Witch-hunts in modern times are continuously reported by the UNHCR of the UNO as a massive violation of human rights. Most of the accused are women and children but can also be elderly people or marginalised groups of the community such as albinos and the HIV-infected. These victims are often considered burdens to the community, and as a result are often driven out, starved to death, or killed violently, sometimes by their own families in acts of social cleansing. The causes of witch-hunts include poverty, epidemics, social crises and lack of education. The leader of the witch-hunt, often a prominent figure in the community or a "witch doctor", may also gain economic benefit by charging for an exorcism or by selling body parts of the murdered.
On 29 and 30 June 2015, militants of the radical Islam terrorist group Islamic State of Iraq and the Levant (ISIL or ISIS) beheaded two couples on accusations of sorcery and using "magic for medicine" in Deir ez-Zor province of the self-proclaimed Islamic State. Earlier on, the ISIL militants beheaded several "magicians" and street illusionists in Syria, Iraq and Libya.
Witchcraft or sorcery remains a criminal offense in Saudi Arabia, although the precise nature of the crime is undefined.
The frequency of prosecutions for this in the country as whole is unknown. However, in November 2009, it was reported that 118 people had been arrested in the province of Makkah that year for practicing magic and "using the Book of Allah in a derogatory manner", 74% of them being female. According to Human Rights Watch in 2009, prosecutions for witchcraft and sorcery are proliferating and "Saudi courts are sanctioning a literal witch hunt by the religious police."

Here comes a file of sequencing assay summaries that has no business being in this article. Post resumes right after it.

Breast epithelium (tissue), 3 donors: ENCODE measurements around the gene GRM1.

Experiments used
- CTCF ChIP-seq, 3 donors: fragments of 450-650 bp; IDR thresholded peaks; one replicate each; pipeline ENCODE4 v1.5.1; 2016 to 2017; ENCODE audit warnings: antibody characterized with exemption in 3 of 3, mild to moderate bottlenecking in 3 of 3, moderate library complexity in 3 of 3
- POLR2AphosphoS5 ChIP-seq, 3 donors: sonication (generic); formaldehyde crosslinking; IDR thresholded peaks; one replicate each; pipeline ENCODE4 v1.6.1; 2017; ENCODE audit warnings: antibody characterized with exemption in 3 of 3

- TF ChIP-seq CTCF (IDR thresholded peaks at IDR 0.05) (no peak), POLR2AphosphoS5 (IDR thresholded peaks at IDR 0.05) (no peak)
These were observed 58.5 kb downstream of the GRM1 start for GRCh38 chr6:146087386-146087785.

In 2006, an illiterate Saudi woman, Fawza Falih, was convicted of practising witchcraft, including casting an impotence spell, and sentenced to death by beheading, after allegedly being beaten and forced to fingerprint a false confession that had not been read to her. After an appeal court had cast doubt on the validity of the death sentence because the confession had been retracted, the lower court reaffirmed the same sentence on a different basis.
In 2007, Mustafa Ibrahim, an Egyptian national, was executed, having been convicted of using sorcery in an attempt to separate a married couple, as well as of adultery and of desecrating the Quran.
Also in 2007, Abdul Hamid Bin Hussain Bin Moustafa al-Fakki, a Sudanese national, was sentenced to death after being convicted of producing a spell that would lead to the reconciliation of a divorced couple.